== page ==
HURRICANE — The Hurricane City Council unanimously voted Thursday in favor of a resolution of nonsupport for the Southern Utah University Professional Pilot Aviation Program and its use of the Hurricane Municipal Airport.
The City Council proceeded to send a letter to SUU on Friday stating that if the aviation program fails to cease and desist using the Hurricane airport, the council will take legal action up to and including shutting down the airport.
This action comes after nearly two years of documenting the aviation program’s activity and receiving numerous complaints from residents, Hurricane Mayor John Bramall told St. George News.
“The resolution basically says, ‘If you don’t work with us or back off from what you’re doing, then we will proceed with closure of the airport,’ and that was what was recommended to us,” Bramall said. “We don’t have any intention of closing it, but we will pass some laws to prohibit them from helicoptering over neighborhoods day in and day out.”
During the public comment period at the beginning of Thursday’s meeting, one of the people to speak was Lacee Jessop, a 4-H volunteer who also teaches horseback riding lessons on 700 West near the Hurricane airport. Jessop said it had been a positive experience for 20 years – but then everything changed.
“When we first saw the helicopters go around a lot, we thought, ‘Man, is that Life Flight? What’s going on?’ We had to stop talking because they (the helicopters) were so low, and it would scare the horses, and I can’t even talk to the parents 3 feet away from me because it’s so loud. And I’ve got really good horses who don’t get afraid of anything, but this hovering – you can’t train a horse to get used to that.”
She said the helicopters kept coming over and over. Eventually they found out it was the flight school. She said the helicopters would come, leave and then come back again.
“It’s just to the point where I had to keep stopping – like stop the horse – wait until they leave, and they we can continue again.”
A statement issued by SUU on Tuesday afternoon said the university strives to be a good neighbor to surrounding communities and that SUU regularly provides helicopter search and rescue assistance to counties in Southern Utah including Washington County, at no cost to the local government.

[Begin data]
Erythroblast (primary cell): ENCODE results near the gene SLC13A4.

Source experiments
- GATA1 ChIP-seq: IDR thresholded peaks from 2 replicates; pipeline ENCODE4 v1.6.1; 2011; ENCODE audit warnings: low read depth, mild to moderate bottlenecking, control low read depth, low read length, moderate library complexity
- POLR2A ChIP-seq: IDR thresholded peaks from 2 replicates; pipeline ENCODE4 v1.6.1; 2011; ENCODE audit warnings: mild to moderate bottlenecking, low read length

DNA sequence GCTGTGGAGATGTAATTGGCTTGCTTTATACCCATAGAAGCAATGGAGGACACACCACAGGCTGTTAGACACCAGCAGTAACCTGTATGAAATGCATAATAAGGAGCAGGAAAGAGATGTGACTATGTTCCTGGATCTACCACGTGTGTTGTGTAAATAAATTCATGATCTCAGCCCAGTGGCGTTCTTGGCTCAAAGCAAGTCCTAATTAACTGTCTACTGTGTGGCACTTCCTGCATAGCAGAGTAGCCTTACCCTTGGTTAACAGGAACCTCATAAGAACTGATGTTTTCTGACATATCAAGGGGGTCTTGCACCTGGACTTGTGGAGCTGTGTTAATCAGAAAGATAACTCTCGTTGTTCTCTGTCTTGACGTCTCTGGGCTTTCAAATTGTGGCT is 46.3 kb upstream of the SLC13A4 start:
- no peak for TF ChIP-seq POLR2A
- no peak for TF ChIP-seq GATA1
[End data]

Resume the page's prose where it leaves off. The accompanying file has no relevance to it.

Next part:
The statement further expressed surprise at the City Council’s action.
Since February, SUU has been working with the City of Hurricane to address concerns about flights from our aviation program into the city airport. SUU has been using the airport for a number of years without complaint, until February. We have made concessions including altering flight patterns, and day and time of our flights. In July, just 2.2 percent of our flight hours were over the Hurricane airport. Considering SUU’s direct contact with the city, we were surprised by the passage of the resolution.
The statement continued to say that SUU is actively exploring the purchase of land in the west desert to build landing pads for helicopter training, which, if successful, would significantly reduce their dependence on the Hurricane airport for training purposes.
Regarding operations of the airport itself, the statement raised the point that the Hurricane airport is a federally certified and funded airport, adding that the city has received millions of dollars in federal funding for the airport’s operations. Federal regulations require that the airport be open to all landings with no restrictions, similar to automobiles traveling on I-15, that statement said.
However, even with these FAA requirements, SUU said it intends to continue working with the city to address concerns.
“Southern Utah University will not insert itself into any on-going discussions on whether to close the airport. That is a decision for the City Council and the citizens of Hurricane, in consultation with the federal government which has provided funding for decades.”
Bramall said they are happy to work with SUU to put a landing pad south of town away from homes and maybe have them stop in and fill up on fuel sometimes. Up until now, he said, the university hasn’t ever bought fuel from them.
He added that the aviation program had some questionable practices of their own regarding FAA regulations.
“They’re using our neighborhoods as test flying, and they’re flying in a pattern. I’ve watched them at 100, 150 feet above the houses, when they’re supposed to be 500 feet above the houses,” he said. “It’s interesting. There are documents, and the neighborhoods have some pretty good cameras documenting what they’re doing and what they’re violating in terms of sound ordinances and in terms of FAA ordinances.”
Put simply, Bramall said, they want to preserve their quiet neighborhoods.
“We may be close to an airport, but aircraft are not allowed to fly over whole neighborhoods at 100 feet or 150 feet day in and day out. I mean, that’s a war zone for some families, so we will pass laws if we have to to stop what they’re doing and to force them to comply with federal aviation rules.”